Deuteronomy - Lesson 30

Mystery of Divine Grace - Deut. 26.1-15

Deuteronomy 29 begins with Moses recounting how YHWH brought the people out of Egypt and gave them victory in the land east of the Jordan River. Then he describes the curses they will experience when they turn away from the Lord. Chapter 30 describes the eschatological restoration. Deuteronomy 29:29 refers to the mystery of divine grace. (The movie and book series that Dr. Block is referring to is Lord of the Rings by J.R.R Tolkien. The prequel to this series is The Hobbit.)

Daniel Block
Lesson 30
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Mystery of Divine Grace - Deut. 26.1-15

Mystery of Divine Grace (26:1-15)

I. Four parts to the fourth speech of Moses

II. Deuteronomy 29

A. Inevitable apostasy

B. Lessons

III. Deuteronomy 30

A. 29:29

B. Mystery of divine grace

C. Chiasm

D. Relationship to Deuteronomy 4:25-31

IV. Thematic Structure of 30:1-10

A. Restoration of the relationship between YHWH and Israel

B. Divine restoration of the trilateral covenant relationship

C. Human proof

D. Restoration of the relationship between Israel and the world

E. Environmental proof of restoration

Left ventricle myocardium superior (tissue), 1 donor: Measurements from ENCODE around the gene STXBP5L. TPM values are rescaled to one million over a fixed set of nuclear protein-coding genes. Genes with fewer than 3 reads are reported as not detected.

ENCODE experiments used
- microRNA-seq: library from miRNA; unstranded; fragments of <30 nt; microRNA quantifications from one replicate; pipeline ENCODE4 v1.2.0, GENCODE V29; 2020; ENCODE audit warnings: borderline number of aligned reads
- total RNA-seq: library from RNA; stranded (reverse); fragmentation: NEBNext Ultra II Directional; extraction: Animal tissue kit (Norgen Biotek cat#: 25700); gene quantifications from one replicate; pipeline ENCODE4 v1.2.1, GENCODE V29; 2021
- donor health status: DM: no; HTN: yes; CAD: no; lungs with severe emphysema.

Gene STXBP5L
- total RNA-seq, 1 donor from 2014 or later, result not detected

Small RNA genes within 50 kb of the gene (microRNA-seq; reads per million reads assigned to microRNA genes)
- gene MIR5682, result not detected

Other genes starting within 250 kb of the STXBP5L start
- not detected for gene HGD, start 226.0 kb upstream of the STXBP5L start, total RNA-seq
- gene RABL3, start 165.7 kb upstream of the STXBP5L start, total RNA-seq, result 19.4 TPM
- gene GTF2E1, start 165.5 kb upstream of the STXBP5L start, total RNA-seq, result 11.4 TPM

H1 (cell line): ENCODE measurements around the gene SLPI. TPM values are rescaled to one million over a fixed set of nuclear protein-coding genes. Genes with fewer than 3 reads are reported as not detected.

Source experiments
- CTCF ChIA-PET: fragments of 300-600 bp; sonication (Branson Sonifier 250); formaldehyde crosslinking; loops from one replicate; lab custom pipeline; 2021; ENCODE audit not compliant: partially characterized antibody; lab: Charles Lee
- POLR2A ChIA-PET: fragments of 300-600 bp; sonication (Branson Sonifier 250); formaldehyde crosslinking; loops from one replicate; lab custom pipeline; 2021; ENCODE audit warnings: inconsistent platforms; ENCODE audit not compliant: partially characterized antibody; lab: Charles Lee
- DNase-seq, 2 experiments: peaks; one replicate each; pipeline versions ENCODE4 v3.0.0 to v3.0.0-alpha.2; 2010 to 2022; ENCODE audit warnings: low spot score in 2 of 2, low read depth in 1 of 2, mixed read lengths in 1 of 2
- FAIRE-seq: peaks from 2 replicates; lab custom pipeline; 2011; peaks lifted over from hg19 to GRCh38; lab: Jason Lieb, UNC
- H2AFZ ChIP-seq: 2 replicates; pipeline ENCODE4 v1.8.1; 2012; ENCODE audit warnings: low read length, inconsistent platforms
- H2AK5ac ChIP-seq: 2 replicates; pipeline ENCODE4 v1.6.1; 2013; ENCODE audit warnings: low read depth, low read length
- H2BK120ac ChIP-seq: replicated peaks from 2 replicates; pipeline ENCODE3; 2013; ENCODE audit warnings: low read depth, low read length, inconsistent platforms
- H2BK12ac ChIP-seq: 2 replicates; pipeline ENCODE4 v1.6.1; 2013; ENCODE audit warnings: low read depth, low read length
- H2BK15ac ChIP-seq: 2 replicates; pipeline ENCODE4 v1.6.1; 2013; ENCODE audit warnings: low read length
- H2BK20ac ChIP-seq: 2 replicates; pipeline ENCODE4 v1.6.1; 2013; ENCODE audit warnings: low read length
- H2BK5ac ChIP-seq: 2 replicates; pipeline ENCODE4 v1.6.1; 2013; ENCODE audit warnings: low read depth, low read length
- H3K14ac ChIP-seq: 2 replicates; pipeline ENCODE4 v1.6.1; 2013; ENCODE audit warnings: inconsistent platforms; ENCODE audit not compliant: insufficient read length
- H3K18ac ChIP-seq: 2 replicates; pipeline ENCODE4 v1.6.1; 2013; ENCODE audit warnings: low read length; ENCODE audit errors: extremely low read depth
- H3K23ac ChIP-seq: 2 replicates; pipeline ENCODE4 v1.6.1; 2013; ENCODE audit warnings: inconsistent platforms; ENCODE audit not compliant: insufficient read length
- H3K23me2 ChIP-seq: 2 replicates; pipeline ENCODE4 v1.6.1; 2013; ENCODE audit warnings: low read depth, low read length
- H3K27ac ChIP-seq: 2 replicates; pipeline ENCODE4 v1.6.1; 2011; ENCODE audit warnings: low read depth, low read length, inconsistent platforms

V. Sequence of Events

VI. Moses' Vision of Israel's Eschatological Future

Class Resources
  • The book of Deuteronomy contains the gospel message. Even though there are some laws mentioned, the essence of the book is prophetic preaching. Your presuppositions and principles for interpretation that you use will make a difference in how you view the meaning and significance of the book of Deuteronomy.

  • Deuteronomy is primarily a collection of sermons but its structure is covenantal. The structure of the covenant was commonly used in other cultures in the Ancient Near East during this time period. God tells the people of Israel that he is their God and the people say that they are God’s treasured possession. (Note: Mt. Sinai and Mt. Horeb are referring to the same thing. They are used interchangeably)

  • God gave the Decalogue to Moses so they have authority as Scripture. The book of Deuteronomy as whole is also Scripture. It contains the speeches of Moses and narrative passages. It’s the lense through which we view the other books of the Pentateuch.

  • Moses begins by recalling events that happened during their wandering in the wilderness, then recent events as they have gotten closer to entering the promises land from the east. Moses is idealized in the Old and New Testaments and in the writings of historians. You get a different picture when you read his first address. It shows Moses as faithful but flawed.